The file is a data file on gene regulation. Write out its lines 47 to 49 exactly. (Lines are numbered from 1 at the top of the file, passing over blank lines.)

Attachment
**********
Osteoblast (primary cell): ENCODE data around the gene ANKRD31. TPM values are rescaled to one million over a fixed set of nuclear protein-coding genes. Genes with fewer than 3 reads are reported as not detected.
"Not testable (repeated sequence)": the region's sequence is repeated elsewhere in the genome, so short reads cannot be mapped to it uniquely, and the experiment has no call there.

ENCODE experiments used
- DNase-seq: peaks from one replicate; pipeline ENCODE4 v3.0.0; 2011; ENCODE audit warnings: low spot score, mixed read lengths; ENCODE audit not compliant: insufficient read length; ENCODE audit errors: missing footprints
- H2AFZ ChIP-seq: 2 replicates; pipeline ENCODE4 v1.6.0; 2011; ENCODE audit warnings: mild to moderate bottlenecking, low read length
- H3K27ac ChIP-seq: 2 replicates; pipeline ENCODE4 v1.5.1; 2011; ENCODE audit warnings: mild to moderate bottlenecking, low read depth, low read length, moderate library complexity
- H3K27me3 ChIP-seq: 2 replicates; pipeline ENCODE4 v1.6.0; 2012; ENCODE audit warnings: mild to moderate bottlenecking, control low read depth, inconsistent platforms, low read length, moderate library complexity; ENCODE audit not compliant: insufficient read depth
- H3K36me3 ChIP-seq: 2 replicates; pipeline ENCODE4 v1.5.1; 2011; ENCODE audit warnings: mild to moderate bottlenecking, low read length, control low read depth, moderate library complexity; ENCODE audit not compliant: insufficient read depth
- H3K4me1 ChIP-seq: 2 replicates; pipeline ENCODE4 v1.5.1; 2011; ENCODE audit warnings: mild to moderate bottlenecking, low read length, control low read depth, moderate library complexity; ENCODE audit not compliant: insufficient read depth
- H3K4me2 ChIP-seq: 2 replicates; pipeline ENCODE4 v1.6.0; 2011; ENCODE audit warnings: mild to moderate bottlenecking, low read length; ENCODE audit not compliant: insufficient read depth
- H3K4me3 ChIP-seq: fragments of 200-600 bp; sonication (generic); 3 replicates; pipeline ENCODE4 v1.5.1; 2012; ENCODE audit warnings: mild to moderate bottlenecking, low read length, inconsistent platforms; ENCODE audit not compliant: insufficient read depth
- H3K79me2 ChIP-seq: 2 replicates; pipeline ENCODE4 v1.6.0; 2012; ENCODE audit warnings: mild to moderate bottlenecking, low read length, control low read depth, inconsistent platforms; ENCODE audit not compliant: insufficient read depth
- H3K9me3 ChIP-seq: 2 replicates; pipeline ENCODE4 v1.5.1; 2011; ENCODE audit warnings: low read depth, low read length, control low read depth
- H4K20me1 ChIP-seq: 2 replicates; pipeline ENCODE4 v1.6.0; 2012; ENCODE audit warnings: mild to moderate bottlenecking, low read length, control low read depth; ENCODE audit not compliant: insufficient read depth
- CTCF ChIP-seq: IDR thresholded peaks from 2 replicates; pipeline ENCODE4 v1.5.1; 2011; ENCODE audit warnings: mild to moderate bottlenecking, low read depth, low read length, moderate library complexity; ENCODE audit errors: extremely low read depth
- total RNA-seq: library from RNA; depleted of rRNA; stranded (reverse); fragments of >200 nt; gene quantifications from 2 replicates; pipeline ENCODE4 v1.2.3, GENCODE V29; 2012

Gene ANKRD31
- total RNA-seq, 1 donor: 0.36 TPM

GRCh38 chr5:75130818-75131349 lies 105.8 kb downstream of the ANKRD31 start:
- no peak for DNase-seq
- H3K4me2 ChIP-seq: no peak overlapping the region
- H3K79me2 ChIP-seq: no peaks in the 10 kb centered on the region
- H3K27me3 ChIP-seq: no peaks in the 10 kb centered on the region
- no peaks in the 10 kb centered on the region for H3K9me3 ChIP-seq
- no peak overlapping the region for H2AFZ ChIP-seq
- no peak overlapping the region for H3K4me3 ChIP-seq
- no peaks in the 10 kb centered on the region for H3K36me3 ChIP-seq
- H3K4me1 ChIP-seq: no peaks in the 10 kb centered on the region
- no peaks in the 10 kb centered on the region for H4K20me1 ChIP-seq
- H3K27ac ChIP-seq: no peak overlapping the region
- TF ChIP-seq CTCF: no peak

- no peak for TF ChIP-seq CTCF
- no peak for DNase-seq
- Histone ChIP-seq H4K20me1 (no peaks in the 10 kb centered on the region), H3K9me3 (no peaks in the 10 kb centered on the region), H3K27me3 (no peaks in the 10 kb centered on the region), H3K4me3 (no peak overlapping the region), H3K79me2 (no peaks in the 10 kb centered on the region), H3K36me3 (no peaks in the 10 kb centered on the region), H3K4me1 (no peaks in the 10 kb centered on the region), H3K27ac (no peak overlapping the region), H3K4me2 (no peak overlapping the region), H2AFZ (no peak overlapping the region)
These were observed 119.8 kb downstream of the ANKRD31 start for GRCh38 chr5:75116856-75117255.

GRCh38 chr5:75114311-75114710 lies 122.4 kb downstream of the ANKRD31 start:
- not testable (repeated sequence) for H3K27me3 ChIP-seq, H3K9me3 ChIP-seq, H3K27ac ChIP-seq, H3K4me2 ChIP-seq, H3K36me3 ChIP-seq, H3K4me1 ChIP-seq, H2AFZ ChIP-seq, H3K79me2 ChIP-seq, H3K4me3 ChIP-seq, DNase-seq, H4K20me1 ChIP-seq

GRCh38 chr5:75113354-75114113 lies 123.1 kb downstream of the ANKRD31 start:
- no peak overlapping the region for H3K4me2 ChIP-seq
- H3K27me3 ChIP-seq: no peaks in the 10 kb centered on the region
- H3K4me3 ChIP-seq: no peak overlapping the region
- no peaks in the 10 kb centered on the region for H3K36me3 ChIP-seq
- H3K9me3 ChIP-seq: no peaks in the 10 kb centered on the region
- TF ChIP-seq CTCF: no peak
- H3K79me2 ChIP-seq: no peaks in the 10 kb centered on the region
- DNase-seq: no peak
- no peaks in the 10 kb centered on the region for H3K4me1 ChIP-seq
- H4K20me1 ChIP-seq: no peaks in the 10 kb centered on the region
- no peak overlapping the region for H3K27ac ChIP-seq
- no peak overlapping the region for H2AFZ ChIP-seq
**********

- no peaks in the 10 kb centered on the region for H3K4me1 ChIP-seq
- H4K20me1 ChIP-seq: no peaks in the 10 kb centered on the region
- no peak overlapping the region for H3K27ac ChIP-seq